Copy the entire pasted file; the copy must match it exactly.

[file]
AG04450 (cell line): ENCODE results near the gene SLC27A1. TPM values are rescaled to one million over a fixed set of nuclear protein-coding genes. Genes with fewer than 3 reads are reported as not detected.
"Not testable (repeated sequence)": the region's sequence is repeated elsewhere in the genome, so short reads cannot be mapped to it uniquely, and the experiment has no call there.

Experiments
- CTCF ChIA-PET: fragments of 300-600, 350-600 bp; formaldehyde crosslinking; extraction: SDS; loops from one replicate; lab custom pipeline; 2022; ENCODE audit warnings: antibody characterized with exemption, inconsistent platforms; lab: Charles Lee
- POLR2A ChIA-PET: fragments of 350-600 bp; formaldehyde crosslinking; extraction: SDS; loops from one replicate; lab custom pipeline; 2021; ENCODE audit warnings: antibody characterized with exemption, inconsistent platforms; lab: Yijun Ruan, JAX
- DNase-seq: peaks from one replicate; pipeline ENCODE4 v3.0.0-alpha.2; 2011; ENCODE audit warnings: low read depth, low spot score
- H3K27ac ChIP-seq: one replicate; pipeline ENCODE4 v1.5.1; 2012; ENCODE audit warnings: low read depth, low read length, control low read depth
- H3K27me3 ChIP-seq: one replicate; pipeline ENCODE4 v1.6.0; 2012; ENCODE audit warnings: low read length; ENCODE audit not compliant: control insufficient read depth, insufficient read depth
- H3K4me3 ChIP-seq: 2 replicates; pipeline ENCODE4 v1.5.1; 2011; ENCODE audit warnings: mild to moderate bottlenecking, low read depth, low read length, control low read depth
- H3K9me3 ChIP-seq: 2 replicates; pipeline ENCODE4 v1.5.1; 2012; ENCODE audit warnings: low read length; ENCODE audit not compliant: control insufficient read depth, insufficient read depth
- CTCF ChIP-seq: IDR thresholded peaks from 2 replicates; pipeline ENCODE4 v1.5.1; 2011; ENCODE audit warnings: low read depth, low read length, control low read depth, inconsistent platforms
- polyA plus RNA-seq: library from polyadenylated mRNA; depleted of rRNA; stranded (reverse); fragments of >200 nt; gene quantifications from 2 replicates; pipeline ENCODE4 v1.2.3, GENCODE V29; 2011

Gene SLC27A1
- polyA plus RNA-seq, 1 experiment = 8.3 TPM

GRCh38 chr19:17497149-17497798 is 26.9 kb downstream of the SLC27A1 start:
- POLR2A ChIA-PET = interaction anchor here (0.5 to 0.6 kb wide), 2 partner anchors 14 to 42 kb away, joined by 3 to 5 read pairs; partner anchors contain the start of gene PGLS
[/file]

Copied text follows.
AG04450 (cell line): ENCODE results near the gene SLC27A1. TPM values are rescaled to one million over a fixed set of nuclear protein-coding genes. Genes with fewer than 3 reads are reported as not detected.
"Not testable (repeated sequence)": the region's sequence is repeated elsewhere in the genome, so short reads cannot be mapped to it uniquely, and the experiment has no call there.

Experiments
- CTCF ChIA-PET: fragments of 300-600, 350-600 bp; formaldehyde crosslinking; extraction: SDS; loops from one replicate; lab custom pipeline; 2022; ENCODE audit warnings: antibody characterized with exemption, inconsistent platforms; lab: Charles Lee
- POLR2A ChIA-PET: fragments of 350-600 bp; formaldehyde crosslinking; extraction: SDS; loops from one replicate; lab custom pipeline; 2021; ENCODE audit warnings: antibody characterized with exemption, inconsistent platforms; lab: Yijun Ruan, JAX
- DNase-seq: peaks from one replicate; pipeline ENCODE4 v3.0.0-alpha.2; 2011; ENCODE audit warnings: low read depth, low spot score
- H3K27ac ChIP-seq: one replicate; pipeline ENCODE4 v1.5.1; 2012; ENCODE audit warnings: low read depth, low read length, control low read depth
- H3K27me3 ChIP-seq: one replicate; pipeline ENCODE4 v1.6.0; 2012; ENCODE audit warnings: low read length; ENCODE audit not compliant: control insufficient read depth, insufficient read depth
- H3K4me3 ChIP-seq: 2 replicates; pipeline ENCODE4 v1.5.1; 2011; ENCODE audit warnings: mild to moderate bottlenecking, low read depth, low read length, control low read depth
- H3K9me3 ChIP-seq: 2 replicates; pipeline ENCODE4 v1.5.1; 2012; ENCODE audit warnings: low read length; ENCODE audit not compliant: control insufficient read depth, insufficient read depth
- CTCF ChIP-seq: IDR thresholded peaks from 2 replicates; pipeline ENCODE4 v1.5.1; 2011; ENCODE audit warnings: low read depth, low read length, control low read depth, inconsistent platforms
- polyA plus RNA-seq: library from polyadenylated mRNA; depleted of rRNA; stranded (reverse); fragments of >200 nt; gene quantifications from 2 replicates; pipeline ENCODE4 v1.2.3, GENCODE V29; 2011

Gene SLC27A1
- polyA plus RNA-seq, 1 experiment = 8.3 TPM

GRCh38 chr19:17497149-17497798 is 26.9 kb downstream of the SLC27A1 start:
- POLR2A ChIA-PET = interaction anchor here (0.5 to 0.6 kb wide), 2 partner anchors 14 to 42 kb away, joined by 3 to 5 read pairs; partner anchors contain the start of gene PGLS